women insured through a subsidized exchange plan.  

  • "Spillover" effects as a result of administration of Stupak/Pitts will result in dramatically reduced coverage for potentially catastrophic conditions.

 

The authors write: "The administration of any coverage exclusion raises a risk that, in applying the exclusion, a plan administrator will deny coverage not only for the excluded treatment but also for related treatments that are intertwined with the exclusion."

The risk of such improper denials in high risk and costly cases is great in the case of the Stupak/Pitts Amendment, which, like the Hyde Amendment, distinguishes between life-threatening physical conditions and conditions in which health is threatened. Unlike Medicaid agencies, however, the private health benefit services industry has no experience with this distinction. The danger is around coverage denials in cases in which an abortion is the result of a serious health condition rather than the direct presenting treatment.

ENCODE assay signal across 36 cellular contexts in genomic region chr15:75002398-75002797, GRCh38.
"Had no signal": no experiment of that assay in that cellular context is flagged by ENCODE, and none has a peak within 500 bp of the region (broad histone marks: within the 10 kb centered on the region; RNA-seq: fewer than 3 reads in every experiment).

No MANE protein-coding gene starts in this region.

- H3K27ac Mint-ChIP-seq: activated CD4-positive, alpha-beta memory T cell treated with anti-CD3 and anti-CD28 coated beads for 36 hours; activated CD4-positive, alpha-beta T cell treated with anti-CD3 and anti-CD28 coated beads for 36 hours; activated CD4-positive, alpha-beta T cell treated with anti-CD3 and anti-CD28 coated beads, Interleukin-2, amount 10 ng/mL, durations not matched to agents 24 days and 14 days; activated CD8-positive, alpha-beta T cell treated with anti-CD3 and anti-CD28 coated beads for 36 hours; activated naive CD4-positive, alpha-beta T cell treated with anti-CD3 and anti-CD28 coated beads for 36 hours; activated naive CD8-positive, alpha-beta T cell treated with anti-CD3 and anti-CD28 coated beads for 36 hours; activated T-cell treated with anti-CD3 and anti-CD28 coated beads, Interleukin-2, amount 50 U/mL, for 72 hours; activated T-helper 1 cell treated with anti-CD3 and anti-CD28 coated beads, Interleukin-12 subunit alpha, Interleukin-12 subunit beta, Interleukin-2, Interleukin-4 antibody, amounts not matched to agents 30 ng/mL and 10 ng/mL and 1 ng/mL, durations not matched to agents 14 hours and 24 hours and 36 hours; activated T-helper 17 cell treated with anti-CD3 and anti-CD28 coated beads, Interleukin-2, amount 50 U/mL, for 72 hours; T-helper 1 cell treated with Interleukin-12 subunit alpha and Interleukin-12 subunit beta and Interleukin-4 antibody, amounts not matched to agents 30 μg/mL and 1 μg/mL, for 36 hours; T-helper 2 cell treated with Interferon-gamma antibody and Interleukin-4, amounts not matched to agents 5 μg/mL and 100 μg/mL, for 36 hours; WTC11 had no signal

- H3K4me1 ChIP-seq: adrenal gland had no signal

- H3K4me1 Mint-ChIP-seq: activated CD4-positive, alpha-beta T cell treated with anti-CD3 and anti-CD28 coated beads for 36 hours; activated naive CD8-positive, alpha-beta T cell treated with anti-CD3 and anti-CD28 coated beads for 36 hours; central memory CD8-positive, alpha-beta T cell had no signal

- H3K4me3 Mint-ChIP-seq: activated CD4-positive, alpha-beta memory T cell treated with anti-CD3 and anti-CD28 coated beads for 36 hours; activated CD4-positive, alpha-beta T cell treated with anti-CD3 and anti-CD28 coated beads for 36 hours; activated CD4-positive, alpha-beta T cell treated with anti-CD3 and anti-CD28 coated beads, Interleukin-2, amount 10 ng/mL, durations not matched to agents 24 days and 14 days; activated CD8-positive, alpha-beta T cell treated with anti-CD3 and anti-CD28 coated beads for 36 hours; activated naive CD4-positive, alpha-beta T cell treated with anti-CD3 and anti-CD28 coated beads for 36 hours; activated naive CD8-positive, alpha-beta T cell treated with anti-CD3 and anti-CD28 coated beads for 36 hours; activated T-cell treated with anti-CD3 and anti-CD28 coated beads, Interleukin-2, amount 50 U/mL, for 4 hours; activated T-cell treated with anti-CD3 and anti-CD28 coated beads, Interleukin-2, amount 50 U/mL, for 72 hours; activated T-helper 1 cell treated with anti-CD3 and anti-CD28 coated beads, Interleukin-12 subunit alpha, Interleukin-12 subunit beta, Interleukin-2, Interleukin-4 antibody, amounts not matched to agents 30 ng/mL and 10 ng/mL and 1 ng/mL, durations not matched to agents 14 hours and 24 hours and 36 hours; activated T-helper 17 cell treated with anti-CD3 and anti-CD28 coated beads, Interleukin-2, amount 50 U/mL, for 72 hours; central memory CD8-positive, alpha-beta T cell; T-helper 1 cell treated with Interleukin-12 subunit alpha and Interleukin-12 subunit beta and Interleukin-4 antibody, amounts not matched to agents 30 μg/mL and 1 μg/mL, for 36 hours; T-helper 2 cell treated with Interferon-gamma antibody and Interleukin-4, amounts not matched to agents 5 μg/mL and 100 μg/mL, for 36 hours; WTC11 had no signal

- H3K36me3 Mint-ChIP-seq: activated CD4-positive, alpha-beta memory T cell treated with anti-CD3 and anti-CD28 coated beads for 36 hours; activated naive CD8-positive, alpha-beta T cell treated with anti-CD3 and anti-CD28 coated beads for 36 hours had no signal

Noting that the entire industry may be pushed toward using life-threatening conditions as "the standard," the authors note that "it is likely that all women will risk coverage denials, regardless of the market in which their coverage is obtained," and will lose coverage for medically indicated abortions that may well threaten both health and ultimately life.

Under these circumstances, what is the norm today in the employer-sponsored market – broad coverage of medically indicated abortions – is likely to narrow considerably as the industry seeks to restructure its product design to meet the most restrictive demands. If this consequence flows, then the industry, confronting the challenges of distinguishing between enrollees for a handful of covered procedures and specific conditions, can be expected simply to eliminate certain procedures and conditions from coverage altogether, leaving women and families exposed.